Animal Kingdom hasn’t “officially” been pointed at this race as I write this, but he is certainly being pointed toward the race, and at this point, it seems like it would require a serious setback for him not to be there.
Animal Kingdom finished a hard-charging second in the Preakness Stakes. He was within a half-a-length of Shackleford at the finish and he was closing fast. He had no excuse for the result.
It was a strange race—he lost because of a jockey decision, but you can’t call it a jockey error.
The pace was very swift early on, and that’s typically a good thing for a closer like Animal Kingdom. He got a solid trip and had no big excuses. Jockey John Velazquez wasn’t in a particular hurry to get to the lead because he likely assumed that Shackleford was going to fade; the pace had been swift and the lead is normally a horrible place to be for the Preakness.
He didn’t fade, though, and by the time it became obvious that he wasn’t going to fade, Animal Kingdom didn’t quite have enough room to catch him.
Ultimately it was that decision and not a lack of physical capability that caused him to finish second. You can’t be too hard on Velazquez, though—95 times out of 100 it’s exactly the right decision.
It doesn’t get better for a horse than winning the Kentucky Derby. The more I look back on that race, the more legitimate I think it was. The race set up well for him, but it also set up well for a lot of horses, too, and they couldn’t beat him. It was his first race on dirt, but he looked like a veteran. Impressive.
Jockey: John Velazquez
Velazquez has a win in the Belmont; he was aboard Rags To Riches in 2007 when she beat Curlin to become the first filly since 1905 to win the race. He has some issues, but all in all he’s a very good rider—one of the best—and he’s certainly more than capable of winning this race on this horse.
He’s a very competitive guy, so he will be very motivated by coming up short in the last race.
Trainer: Graham Motion
Motion seemed drained after losing the Preakness, but it doesn’t take away from what he is capable of. He is a very good trainer who trains in a more traditionally British style that should have the horse well prepared for the challenge of the marathon distance.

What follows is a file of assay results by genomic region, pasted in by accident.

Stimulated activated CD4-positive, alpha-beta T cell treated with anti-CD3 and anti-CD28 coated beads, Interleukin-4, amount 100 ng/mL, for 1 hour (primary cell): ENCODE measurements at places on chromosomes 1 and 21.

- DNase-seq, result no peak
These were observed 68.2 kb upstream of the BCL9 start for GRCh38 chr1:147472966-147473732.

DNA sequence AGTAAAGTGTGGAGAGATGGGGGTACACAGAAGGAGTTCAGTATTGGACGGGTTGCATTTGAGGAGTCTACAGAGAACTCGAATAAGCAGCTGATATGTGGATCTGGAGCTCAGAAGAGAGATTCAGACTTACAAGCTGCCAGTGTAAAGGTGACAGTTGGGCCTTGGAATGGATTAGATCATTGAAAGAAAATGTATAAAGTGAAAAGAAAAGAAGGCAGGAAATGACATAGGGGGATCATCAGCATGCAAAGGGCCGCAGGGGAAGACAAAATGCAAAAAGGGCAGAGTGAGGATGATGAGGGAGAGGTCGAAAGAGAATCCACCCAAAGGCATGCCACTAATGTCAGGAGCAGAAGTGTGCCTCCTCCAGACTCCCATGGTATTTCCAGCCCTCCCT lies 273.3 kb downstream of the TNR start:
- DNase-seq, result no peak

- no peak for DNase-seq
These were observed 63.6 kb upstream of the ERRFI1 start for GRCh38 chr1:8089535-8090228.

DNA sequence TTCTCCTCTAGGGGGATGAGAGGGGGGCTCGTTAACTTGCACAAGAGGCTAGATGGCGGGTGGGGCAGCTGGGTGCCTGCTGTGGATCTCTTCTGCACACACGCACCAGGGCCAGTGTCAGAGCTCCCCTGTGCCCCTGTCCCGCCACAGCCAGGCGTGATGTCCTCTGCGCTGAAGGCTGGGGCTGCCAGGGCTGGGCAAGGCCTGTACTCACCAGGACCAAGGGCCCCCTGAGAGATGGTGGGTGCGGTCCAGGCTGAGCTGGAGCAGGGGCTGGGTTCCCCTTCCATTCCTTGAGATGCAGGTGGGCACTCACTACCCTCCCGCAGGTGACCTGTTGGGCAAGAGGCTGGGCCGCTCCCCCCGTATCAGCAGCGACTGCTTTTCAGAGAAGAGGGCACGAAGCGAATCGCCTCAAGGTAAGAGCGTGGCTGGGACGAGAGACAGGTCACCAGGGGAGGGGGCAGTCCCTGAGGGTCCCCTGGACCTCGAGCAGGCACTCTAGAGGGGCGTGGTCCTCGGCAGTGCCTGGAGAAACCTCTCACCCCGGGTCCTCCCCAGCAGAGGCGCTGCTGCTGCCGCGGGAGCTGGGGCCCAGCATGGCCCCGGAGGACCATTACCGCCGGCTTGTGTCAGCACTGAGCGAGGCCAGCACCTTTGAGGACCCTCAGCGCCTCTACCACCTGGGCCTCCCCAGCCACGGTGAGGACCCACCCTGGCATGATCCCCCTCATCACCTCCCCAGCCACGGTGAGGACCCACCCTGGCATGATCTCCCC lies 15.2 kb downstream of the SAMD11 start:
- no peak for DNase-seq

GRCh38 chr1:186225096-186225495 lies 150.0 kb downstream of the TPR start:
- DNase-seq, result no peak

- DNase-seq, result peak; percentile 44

If there is a major concern in this race, it’s that Motion is traditionally very conservative about race selection; he likes his horses to be well rested and aggressively trained between starts, so three races in five weeks is far from typical for him.
The distance shouldn’t be even a minor concern in this one. With horses like Leroidesanimaux and Candy Stripes (the sire of Invasor) behind him, he has class and stamina to burn. He has had a lot in the tank at the end of the last two races—more in the longer Derby—so we know he can handle both the distance and the dirt.
He’s definitely a closer, but not one who needs or wants to be way at the back of the pack and out of touch. You could argue that his problem at the end of the Preakness came about because he was further back early on than he should have been.
Unlike a lot of closers, he has shown the versatility to deal with different pace scenarios; the Derby was glacial while the Preakness was fast and he was in the winner’s photo both times.
I’ve bet him to win in the last two Triple Crown races, so I’m not going to stop doing it here—he is one of my favorites out of these Belmont Stakes contenders. He didn’t quite win last time out, but he still has clearly shown in my mind that he is the class of this three-year-old crop at this point in the year.
The distance will work in his favor, and the long, wide-open stretch is well suited to him. He’s certainly the horse to beat in this race.
Doc’s Sports official Belmont Stakes picks are available on his Web site.